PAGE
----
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“Every time you get an opportunity to play for England, you’ve got to show the best of yourself because you know how competitive it is to even be in this building, let alone play,” Smith told Sky Sports.

“With that comes a responsibility that we’ve got to deliver this weekend. If and when we do, fingers crossed for [the squad announcement] Monday.

“I don’t want to look too far forward. I’m very excited for the weekend, [Cardiff] it’s a special place to play and a big Test match against Wales – there’s nothing that comes bigger, especially in a World Cup year.”

England suffered a record 53-10 home loss at Twickenham to France in the Six Nations earlier this year

England suffered a record 53-10 home loss at Twickenham to France in the Six Nations earlier this year

Smith added to reporters: “France was a long time ago now and I’ve played a lot of rugby since then.

“It was a tough afternoon and I have learnt a lot of lessons. It has definitely put me in a much better position as a person and on the field as well as a player.

“I would not say I want to rectify it, but I am a very competitive person.”

Borthwick hails Smith’s ‘incredible skill set’

Borthwick hinted at Smith’s potential inclusion in his World Cup squad in Thursday’s press conference, saying: “Right now I have got a pretty clear framework.

“In those key positions you need to have depth, three players who can play in that position.”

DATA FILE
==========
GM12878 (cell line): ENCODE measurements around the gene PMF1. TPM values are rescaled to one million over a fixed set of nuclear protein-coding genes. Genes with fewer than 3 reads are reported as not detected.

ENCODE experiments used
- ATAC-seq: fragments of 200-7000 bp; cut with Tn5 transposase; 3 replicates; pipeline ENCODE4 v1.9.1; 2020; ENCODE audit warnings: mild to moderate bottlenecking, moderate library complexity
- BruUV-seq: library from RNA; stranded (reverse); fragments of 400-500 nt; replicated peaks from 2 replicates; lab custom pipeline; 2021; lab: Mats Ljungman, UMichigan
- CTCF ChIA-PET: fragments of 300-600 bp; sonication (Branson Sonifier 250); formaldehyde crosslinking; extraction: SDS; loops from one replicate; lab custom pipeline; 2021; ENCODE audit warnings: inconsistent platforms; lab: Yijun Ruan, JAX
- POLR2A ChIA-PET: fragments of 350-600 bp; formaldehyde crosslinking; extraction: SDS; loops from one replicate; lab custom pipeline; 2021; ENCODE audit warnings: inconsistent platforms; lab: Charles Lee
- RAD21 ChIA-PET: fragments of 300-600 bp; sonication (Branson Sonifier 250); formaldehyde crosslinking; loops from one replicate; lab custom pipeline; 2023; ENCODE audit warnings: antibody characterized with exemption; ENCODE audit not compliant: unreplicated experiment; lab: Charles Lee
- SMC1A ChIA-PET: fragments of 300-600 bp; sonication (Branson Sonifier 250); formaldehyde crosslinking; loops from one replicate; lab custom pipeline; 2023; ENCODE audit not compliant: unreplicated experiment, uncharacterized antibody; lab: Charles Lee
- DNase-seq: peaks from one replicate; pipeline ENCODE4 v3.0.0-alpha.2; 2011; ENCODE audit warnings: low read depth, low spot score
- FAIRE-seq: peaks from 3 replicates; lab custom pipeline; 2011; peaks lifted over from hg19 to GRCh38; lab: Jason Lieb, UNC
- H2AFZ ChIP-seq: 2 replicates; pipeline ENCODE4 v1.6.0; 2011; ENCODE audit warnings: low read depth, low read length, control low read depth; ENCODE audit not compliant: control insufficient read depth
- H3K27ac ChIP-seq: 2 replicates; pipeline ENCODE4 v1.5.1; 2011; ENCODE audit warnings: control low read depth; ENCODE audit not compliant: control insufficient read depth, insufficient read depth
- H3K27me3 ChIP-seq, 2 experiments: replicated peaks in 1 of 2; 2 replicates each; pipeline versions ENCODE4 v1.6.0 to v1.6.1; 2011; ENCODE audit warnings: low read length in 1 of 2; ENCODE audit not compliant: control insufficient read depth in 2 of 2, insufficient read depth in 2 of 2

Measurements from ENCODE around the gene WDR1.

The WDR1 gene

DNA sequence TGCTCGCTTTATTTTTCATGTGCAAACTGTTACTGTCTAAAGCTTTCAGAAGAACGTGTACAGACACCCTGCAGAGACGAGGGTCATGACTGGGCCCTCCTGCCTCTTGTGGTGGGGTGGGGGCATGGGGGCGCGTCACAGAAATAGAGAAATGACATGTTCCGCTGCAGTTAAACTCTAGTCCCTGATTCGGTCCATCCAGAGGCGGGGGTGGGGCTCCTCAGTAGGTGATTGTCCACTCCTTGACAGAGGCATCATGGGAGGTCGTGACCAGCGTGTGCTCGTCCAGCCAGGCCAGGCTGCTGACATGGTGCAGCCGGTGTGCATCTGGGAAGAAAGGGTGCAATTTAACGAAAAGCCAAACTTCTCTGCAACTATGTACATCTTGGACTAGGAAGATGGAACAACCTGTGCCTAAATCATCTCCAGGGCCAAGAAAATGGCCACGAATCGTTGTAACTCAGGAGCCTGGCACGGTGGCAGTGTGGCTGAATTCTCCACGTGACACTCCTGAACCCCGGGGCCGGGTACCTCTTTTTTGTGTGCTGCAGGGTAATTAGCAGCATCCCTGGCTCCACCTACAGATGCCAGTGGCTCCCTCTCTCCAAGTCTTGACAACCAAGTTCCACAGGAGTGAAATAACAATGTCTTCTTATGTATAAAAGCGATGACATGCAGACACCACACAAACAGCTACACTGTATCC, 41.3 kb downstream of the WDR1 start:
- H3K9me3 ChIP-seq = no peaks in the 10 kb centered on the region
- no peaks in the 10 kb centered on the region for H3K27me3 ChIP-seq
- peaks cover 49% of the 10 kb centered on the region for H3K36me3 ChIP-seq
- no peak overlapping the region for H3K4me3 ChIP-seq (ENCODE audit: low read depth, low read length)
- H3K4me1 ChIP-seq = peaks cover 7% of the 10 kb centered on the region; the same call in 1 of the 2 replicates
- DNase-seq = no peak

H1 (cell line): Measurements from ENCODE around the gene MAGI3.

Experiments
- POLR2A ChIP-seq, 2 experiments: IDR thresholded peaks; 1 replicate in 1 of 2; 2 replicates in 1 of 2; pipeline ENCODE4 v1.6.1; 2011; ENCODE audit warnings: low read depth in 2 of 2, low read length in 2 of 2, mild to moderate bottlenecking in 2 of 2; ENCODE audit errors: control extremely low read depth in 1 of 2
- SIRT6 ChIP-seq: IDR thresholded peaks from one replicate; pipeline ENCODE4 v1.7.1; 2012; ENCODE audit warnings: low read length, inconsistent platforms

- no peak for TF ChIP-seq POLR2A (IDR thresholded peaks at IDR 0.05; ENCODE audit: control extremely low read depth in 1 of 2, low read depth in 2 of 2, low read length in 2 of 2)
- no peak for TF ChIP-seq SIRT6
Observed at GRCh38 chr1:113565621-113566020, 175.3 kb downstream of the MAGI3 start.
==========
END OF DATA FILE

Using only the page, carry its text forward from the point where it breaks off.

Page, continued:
Steve Borthwick has called on Marcus Smith and Harlequins team-mate Danny Care to make the most of their on-pitch partnership when they face Wales for England on Saturday.

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Steve Borthwick has called on Marcus Smith and Harlequins team-mate Danny Care to make the most of their on-pitch partnership when they face Wales for England on Saturday.

Steve Borthwick has called on Marcus Smith and Harlequins team-mate Danny Care to make the most of their on-pitch partnership when they face Wales for England on Saturday.

The England head coach added: “I rate Marcus exceptionally highly. He has an incredible skill set and an ability to find space. He recognises when there are defenders that he can pick off.

“He can either pull them out of the line and put other people through space or find space himself. I’ve been hugely impressed with Marcus throughout this camp but also in all my interactions with him.

“He’s a young man who has already achieved a lot in the game, but he’s got even more exciting things to achieve in the future.”

Borthwick also told Sky Sports that he is keen for his players to grasp their final chance to push their case for selection against Wales on Saturday, even if it doesn’t result in them making the initial 33-man group.

“I want to see them bring all of their talent, that they’ve got so much of, onto the pitch on Saturday night,” he said. “I’ve picked these players because of what strengths they have and what they can bring.

“There’s a number of places to be absolutely confirmed but I’m also well aware that over these next weeks before the tournament starts that things change. There are always bumps and bruises – there are players not named on Monday that could well feature within the tournament itself. There’s always opportunities.”

Ellis Genge will captain England against Wales in Cardiff on Saturday

Ellis Genge will captain England against Wales in Cardiff on Saturday

Danny Care joins Smith at half-back for the visit to Cardiff, while Ellis Genge captains an otherwise inexperienced side littered with fringe World Cup contenders.